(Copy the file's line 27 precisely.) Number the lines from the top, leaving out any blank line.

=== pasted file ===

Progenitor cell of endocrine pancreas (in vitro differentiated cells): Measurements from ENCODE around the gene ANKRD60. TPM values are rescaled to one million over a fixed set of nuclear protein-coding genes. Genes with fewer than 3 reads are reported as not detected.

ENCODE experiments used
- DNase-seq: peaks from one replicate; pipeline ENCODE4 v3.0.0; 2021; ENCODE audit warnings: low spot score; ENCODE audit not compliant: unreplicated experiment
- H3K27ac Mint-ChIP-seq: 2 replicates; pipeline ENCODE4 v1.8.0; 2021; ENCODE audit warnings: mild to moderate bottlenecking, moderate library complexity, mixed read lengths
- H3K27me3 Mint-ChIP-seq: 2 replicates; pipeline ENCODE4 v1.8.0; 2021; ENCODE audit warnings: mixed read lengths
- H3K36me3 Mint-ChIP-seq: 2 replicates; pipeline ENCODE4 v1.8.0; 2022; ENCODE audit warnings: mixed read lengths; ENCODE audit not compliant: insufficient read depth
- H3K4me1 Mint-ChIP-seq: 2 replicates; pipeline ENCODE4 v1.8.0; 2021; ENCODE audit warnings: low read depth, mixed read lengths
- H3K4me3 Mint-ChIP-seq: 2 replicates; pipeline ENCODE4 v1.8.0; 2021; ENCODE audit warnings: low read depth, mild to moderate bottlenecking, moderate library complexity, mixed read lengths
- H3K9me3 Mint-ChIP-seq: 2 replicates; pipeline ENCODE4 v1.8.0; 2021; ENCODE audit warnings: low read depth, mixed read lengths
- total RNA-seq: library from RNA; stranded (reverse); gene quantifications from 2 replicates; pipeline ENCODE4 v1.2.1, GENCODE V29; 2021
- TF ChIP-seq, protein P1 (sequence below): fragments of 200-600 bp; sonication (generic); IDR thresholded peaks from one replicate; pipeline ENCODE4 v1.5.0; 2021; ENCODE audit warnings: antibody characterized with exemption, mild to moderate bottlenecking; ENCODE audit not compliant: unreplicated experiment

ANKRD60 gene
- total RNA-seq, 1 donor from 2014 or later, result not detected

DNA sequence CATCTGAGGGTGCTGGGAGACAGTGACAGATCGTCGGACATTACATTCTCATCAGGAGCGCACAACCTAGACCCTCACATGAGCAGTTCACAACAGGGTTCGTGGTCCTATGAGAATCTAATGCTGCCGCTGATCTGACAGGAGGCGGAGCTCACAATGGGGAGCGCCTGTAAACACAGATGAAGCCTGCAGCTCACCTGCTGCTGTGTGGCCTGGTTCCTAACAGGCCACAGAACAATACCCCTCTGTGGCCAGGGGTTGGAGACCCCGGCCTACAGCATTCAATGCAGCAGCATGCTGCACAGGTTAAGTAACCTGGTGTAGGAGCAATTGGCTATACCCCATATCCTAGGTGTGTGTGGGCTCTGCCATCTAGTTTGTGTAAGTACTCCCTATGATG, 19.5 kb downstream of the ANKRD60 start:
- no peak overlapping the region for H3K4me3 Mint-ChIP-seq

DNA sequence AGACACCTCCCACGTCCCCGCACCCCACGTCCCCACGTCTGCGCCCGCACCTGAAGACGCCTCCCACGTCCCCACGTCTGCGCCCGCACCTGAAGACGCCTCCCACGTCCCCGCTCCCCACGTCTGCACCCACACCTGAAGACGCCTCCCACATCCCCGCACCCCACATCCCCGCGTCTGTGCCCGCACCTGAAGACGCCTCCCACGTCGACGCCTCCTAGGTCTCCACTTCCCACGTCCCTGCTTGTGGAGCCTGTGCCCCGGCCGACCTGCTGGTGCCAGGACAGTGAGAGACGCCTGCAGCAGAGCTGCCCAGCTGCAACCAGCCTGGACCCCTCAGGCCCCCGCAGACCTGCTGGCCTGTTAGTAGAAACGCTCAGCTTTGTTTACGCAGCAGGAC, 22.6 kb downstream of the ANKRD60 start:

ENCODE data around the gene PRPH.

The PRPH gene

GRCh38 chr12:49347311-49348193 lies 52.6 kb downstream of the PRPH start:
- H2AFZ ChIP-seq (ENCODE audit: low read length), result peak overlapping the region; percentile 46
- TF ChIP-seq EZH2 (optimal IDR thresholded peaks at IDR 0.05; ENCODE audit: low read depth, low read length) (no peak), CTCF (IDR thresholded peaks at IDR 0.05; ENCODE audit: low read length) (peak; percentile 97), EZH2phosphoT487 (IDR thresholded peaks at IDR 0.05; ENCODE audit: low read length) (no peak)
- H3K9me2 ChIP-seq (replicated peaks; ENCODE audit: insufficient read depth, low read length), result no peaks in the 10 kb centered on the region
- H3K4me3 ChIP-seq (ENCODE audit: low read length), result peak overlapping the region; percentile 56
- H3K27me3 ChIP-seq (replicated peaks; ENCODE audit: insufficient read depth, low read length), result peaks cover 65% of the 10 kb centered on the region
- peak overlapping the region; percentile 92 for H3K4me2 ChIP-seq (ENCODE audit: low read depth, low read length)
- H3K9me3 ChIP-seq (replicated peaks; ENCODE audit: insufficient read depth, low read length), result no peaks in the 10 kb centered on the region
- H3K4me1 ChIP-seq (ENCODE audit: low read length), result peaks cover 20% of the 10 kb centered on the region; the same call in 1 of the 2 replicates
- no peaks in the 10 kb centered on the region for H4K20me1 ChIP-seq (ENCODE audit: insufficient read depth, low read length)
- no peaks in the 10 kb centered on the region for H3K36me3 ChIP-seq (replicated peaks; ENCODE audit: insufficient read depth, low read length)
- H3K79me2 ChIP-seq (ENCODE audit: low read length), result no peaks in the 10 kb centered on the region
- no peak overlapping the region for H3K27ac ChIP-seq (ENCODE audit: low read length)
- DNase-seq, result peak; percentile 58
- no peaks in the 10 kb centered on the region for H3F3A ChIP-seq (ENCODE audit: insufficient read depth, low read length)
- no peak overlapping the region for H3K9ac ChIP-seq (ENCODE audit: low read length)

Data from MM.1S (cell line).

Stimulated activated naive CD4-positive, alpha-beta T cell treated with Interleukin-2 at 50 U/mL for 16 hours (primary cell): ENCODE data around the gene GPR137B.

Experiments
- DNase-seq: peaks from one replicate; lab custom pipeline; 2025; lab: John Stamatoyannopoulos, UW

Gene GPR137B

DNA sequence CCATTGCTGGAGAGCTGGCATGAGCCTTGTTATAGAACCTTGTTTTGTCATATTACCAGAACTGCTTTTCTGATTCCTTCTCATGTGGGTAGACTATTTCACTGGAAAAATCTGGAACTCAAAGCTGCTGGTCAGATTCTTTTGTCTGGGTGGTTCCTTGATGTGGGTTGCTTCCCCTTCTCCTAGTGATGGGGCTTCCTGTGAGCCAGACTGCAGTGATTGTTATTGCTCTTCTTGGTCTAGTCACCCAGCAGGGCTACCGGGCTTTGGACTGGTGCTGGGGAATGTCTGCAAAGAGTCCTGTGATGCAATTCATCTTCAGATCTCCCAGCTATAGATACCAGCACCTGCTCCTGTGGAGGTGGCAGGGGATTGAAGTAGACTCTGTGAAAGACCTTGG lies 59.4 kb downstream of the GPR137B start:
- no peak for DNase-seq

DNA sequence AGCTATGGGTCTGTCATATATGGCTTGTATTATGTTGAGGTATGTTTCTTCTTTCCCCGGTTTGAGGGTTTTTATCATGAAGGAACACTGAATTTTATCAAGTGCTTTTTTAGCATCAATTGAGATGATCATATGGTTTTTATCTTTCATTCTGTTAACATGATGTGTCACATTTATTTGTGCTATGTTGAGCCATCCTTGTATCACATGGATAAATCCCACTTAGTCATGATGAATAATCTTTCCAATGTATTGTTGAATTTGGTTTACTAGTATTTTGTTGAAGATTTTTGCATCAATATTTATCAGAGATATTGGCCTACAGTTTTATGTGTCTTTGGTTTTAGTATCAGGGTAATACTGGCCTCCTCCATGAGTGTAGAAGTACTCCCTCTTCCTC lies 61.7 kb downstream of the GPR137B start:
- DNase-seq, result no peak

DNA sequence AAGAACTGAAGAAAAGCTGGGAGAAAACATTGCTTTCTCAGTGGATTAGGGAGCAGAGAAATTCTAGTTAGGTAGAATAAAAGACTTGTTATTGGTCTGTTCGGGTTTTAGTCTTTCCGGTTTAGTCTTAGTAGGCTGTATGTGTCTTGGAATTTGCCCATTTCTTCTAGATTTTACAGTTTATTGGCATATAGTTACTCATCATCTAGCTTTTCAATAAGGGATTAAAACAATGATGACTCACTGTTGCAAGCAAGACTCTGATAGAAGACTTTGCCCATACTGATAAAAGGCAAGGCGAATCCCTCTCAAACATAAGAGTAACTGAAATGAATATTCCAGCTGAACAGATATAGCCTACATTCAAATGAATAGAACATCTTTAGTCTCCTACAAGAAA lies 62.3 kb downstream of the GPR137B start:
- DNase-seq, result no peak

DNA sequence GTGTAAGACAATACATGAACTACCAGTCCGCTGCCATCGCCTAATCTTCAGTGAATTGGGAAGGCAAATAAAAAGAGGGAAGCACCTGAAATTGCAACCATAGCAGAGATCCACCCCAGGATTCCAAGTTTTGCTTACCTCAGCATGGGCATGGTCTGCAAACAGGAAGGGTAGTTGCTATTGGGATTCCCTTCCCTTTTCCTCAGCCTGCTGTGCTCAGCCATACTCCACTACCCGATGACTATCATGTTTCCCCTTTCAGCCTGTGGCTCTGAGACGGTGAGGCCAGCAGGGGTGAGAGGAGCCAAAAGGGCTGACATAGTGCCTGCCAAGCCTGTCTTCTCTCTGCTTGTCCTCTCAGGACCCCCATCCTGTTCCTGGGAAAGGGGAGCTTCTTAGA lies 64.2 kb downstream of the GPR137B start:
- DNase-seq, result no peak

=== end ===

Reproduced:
- H3K4me1 ChIP-seq (ENCODE audit: low read length), result peaks cover 20% of the 10 kb centered on the region; the same call in 1 of the 2 replicates